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Europe Relaxes GM Rules

Page history last edited by Malcolm 8 years, 10 months ago

EU vote gives governments the choice to grow GM crops

Date: 14-Jan-15
Country: BELGIUM
Author: Barbara Lewis


Individual EU nations will be able to ban cultivation of genetically modified (GM) crops under a compromise deal agreed on Tuesday that ends years of deadlock over the barbed issue and could actually boost GM farming.

A list of GM products is awaiting EU approval and Tuesday's vote in the European Parliament opens the way for the authorities to review it.

EU member states will be able to opt out of any eventual GM approvals, but environment campaigners said the new law was not robust enough.

Some figures in the GM industry were also unhappy, complaining that the compromise meant countries would be able to reject GM crops for unscientific reasons.

Widely-grown in the Americas and Asia, GM crops in Europe have divided opinion. Many countries, including France and Germany, oppose them, while others, like Britain, favors them.

An earlier attempt to agree a compromise on GM cultivation failed in 2012.

Tuesday's vote in the parliament in Strasbourg is almost the final stage in the legislative process. The plan will become law once it has been signed off by member states and published officially, which is expected in the coming weeks.

Vytenis Andriukaitis, European commissioner for health and food safety, welcomed the outcome.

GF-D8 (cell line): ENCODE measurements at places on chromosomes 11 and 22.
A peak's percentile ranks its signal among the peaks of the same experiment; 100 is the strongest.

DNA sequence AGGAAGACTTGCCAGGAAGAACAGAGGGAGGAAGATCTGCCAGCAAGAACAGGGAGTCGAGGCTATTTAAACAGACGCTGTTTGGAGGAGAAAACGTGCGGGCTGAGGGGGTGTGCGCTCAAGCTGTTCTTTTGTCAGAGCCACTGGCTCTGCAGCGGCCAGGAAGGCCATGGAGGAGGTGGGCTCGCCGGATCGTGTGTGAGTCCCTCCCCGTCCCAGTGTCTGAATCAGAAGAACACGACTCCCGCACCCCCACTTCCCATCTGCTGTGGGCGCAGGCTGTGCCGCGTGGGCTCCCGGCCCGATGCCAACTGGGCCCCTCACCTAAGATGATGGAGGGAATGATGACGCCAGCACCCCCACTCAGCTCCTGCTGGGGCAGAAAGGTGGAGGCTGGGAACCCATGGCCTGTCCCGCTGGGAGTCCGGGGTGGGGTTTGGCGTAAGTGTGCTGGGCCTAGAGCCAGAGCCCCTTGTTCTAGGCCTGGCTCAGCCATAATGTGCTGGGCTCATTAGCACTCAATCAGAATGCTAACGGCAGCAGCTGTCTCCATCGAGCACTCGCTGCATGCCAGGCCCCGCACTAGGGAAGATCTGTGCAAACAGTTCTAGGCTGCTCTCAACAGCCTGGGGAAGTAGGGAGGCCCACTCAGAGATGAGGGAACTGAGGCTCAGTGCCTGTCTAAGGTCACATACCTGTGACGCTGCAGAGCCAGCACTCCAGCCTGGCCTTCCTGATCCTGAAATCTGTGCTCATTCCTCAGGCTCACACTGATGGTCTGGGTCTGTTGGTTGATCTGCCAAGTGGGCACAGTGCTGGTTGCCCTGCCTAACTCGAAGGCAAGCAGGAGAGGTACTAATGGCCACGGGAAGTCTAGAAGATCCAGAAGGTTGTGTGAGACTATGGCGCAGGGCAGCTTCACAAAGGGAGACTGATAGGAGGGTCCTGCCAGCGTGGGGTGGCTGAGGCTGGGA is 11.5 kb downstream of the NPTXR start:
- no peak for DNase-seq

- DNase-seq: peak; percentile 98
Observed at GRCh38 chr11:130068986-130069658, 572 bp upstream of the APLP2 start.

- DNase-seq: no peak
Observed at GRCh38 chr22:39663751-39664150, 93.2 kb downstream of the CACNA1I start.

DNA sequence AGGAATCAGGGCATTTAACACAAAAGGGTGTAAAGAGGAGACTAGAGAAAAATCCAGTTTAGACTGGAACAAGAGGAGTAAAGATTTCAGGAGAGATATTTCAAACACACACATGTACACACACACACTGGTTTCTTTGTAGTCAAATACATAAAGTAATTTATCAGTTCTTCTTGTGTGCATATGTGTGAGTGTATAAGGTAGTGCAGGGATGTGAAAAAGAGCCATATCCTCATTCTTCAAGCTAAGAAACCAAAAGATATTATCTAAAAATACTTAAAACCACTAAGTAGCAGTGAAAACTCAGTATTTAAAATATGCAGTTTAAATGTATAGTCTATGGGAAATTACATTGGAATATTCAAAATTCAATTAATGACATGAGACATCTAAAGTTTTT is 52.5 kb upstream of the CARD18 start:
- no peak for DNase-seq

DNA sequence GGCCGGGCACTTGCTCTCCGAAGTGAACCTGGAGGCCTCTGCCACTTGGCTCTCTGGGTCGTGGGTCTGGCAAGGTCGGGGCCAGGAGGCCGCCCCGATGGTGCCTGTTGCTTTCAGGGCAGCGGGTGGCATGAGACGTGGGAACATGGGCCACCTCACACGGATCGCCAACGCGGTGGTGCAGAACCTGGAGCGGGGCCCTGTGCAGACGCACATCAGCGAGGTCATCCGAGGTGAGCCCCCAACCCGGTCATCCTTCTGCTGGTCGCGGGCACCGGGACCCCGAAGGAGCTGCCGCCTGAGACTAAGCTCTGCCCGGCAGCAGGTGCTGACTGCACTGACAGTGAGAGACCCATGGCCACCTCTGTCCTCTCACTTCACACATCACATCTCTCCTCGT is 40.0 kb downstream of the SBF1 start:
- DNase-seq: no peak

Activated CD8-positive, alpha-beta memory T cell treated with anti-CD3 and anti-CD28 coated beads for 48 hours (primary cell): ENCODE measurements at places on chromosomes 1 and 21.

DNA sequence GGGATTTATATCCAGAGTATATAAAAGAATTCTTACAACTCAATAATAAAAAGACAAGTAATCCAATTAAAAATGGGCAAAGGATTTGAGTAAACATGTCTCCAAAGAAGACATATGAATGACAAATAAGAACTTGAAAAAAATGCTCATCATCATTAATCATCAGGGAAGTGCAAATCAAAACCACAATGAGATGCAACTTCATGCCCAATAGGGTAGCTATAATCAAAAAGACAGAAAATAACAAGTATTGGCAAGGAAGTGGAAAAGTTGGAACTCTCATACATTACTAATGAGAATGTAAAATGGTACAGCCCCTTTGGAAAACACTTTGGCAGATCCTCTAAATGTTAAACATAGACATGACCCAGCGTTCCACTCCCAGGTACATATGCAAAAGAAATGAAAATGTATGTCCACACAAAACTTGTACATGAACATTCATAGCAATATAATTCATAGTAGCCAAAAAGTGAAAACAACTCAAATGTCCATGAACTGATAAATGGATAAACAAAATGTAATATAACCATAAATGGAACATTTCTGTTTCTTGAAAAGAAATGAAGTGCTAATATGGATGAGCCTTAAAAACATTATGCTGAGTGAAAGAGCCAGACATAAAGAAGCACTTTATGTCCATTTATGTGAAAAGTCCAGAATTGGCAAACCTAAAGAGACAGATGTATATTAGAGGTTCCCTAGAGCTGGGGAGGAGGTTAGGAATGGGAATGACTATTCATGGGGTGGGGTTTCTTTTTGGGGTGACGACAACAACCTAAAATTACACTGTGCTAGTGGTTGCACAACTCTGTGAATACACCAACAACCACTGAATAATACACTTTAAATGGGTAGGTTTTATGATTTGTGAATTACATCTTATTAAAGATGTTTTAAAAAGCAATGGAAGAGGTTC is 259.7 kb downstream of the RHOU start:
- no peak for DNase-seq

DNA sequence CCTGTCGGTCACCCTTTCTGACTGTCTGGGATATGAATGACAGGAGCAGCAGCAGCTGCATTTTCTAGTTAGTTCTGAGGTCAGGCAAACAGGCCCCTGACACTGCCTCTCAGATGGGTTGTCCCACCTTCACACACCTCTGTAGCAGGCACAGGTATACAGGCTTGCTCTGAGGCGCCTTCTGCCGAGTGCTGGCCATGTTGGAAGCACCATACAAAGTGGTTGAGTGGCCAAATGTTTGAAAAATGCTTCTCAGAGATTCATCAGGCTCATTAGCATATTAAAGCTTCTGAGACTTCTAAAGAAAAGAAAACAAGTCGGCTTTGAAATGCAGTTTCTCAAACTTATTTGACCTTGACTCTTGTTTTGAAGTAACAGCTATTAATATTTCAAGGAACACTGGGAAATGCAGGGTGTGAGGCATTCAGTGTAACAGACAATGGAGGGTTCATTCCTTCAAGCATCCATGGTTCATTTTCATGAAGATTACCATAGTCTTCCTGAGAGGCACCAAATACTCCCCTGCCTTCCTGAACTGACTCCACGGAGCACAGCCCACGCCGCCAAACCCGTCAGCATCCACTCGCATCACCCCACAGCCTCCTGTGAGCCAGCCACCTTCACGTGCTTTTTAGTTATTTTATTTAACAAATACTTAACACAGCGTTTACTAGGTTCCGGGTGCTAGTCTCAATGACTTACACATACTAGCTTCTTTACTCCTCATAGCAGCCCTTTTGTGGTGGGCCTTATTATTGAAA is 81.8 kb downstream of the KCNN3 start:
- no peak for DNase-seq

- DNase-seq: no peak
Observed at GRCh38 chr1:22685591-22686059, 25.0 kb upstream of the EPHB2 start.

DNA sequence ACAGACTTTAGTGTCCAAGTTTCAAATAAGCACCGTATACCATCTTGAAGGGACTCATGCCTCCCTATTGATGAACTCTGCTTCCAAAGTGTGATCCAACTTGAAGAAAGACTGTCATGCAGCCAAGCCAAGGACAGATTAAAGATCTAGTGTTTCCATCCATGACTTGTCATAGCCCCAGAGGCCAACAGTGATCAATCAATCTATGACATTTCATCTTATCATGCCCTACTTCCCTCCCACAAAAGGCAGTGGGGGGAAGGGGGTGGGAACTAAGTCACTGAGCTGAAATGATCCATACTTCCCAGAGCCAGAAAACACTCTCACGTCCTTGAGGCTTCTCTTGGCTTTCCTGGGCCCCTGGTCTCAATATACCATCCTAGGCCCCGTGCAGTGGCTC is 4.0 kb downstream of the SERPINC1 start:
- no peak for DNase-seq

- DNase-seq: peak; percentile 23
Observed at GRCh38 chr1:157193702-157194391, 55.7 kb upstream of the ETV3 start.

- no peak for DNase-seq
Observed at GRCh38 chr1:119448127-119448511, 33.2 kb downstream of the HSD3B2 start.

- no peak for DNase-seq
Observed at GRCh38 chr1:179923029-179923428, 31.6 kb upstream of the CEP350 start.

"The agreement meets member states' consistent calls since 2009 to have the final say on whether or not GMOs can be cultivated on their territory," he said.

EU authorities have approved only two GM crops for commercial cultivation so far. Of those, one was later blocked by one of the EU's top courts, which found EU authorities had failed to follow the rules when they approved it.

Industry body EuropaBio, which represents companies such as Syngenta and Monsanto, argued that the compromise deal sent a negative signal to industries considering investing in Europe.

"This is a stop sign for innovation in Europe," said Jeff Rowe, chairman of EuropaBio's Agri-Food Council.

However, Bart Staes, who represents Green politicians in the European Parliament, said the Greens had voted against the accord because it would ease the way for GM crops in Europe.

"Countries opposed to GMOs are given the carrot of being able to opt-out of these authorizations, but the scheme approved today fails to give them a legally-watertight basis for doing so. This is a false solution," he said.

(Editing by Crispian Balmer)


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